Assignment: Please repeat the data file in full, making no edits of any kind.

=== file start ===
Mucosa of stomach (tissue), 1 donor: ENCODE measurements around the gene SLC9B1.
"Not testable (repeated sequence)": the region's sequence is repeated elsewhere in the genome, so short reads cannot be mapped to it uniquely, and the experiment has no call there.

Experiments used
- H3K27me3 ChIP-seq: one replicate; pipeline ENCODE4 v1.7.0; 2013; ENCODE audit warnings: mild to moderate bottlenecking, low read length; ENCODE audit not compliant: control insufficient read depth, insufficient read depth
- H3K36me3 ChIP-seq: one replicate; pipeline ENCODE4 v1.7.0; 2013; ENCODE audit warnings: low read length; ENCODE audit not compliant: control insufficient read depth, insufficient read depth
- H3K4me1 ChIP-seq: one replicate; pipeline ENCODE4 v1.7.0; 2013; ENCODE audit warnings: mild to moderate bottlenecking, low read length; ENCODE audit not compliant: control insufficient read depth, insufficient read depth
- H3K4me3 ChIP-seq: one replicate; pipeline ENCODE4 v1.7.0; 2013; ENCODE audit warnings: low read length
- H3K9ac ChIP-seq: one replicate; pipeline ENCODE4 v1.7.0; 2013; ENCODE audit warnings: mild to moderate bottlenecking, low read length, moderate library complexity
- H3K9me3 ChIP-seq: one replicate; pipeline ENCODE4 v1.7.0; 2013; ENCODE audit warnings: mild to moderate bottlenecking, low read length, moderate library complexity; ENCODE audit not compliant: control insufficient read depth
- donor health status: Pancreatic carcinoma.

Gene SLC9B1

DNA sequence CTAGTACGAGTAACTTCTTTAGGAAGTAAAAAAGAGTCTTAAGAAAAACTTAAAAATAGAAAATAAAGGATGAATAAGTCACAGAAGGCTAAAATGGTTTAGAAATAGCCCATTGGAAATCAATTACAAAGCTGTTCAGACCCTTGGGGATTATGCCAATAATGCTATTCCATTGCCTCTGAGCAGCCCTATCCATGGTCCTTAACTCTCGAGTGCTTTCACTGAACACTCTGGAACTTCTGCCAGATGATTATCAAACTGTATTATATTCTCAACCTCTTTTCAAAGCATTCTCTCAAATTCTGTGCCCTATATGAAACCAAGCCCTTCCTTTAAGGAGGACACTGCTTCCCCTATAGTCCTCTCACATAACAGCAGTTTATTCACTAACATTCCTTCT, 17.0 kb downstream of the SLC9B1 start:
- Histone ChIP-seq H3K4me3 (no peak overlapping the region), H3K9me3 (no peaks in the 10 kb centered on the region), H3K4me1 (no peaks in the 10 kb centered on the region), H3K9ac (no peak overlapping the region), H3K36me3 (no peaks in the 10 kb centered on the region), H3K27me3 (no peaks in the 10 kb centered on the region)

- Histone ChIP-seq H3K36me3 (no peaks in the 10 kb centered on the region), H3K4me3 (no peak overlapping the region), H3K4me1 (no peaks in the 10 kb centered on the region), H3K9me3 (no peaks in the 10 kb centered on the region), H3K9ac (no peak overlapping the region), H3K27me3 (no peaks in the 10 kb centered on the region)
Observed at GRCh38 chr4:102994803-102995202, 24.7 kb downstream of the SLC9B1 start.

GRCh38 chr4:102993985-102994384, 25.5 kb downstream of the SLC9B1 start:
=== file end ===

Mucosa of stomach (tissue), 1 donor: ENCODE measurements around the gene SLC9B1.
"Not testable (repeated sequence)": the region's sequence is repeated elsewhere in the genome, so short reads cannot be mapped to it uniquely, and the experiment has no call there.

Experiments used
- H3K27me3 ChIP-seq: one replicate; pipeline ENCODE4 v1.7.0; 2013; ENCODE audit warnings: mild to moderate bottlenecking, low read length; ENCODE audit not compliant: control insufficient read depth, insufficient read depth
- H3K36me3 ChIP-seq: one replicate; pipeline ENCODE4 v1.7.0; 2013; ENCODE audit warnings: low read length; ENCODE audit not compliant: control insufficient read depth, insufficient read depth
- H3K4me1 ChIP-seq: one replicate; pipeline ENCODE4 v1.7.0; 2013; ENCODE audit warnings: mild to moderate bottlenecking, low read length; ENCODE audit not compliant: control insufficient read depth, insufficient read depth
- H3K4me3 ChIP-seq: one replicate; pipeline ENCODE4 v1.7.0; 2013; ENCODE audit warnings: low read length
- H3K9ac ChIP-seq: one replicate; pipeline ENCODE4 v1.7.0; 2013; ENCODE audit warnings: mild to moderate bottlenecking, low read length, moderate library complexity
- H3K9me3 ChIP-seq: one replicate; pipeline ENCODE4 v1.7.0; 2013; ENCODE audit warnings: mild to moderate bottlenecking, low read length, moderate library complexity; ENCODE audit not compliant: control insufficient read depth
- donor health status: Pancreatic carcinoma.

Gene SLC9B1

DNA sequence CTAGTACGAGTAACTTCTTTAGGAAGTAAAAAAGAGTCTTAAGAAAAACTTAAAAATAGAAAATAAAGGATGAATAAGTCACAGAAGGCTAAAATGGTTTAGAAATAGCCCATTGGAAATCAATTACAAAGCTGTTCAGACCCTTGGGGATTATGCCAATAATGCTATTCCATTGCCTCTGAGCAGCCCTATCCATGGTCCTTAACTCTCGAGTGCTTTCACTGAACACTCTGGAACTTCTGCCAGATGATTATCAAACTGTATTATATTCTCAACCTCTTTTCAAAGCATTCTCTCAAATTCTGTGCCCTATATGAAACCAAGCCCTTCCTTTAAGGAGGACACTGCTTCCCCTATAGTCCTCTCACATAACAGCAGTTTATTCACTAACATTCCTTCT, 17.0 kb downstream of the SLC9B1 start:
- Histone ChIP-seq H3K4me3 (no peak overlapping the region), H3K9me3 (no peaks in the 10 kb centered on the region), H3K4me1 (no peaks in the 10 kb centered on the region), H3K9ac (no peak overlapping the region), H3K36me3 (no peaks in the 10 kb centered on the region), H3K27me3 (no peaks in the 10 kb centered on the region)

- Histone ChIP-seq H3K36me3 (no peaks in the 10 kb centered on the region), H3K4me3 (no peak overlapping the region), H3K4me1 (no peaks in the 10 kb centered on the region), H3K9me3 (no peaks in the 10 kb centered on the region), H3K9ac (no peak overlapping the region), H3K27me3 (no peaks in the 10 kb centered on the region)
Observed at GRCh38 chr4:102994803-102995202, 24.7 kb downstream of the SLC9B1 start.

GRCh38 chr4:102993985-102994384, 25.5 kb downstream of the SLC9B1 start: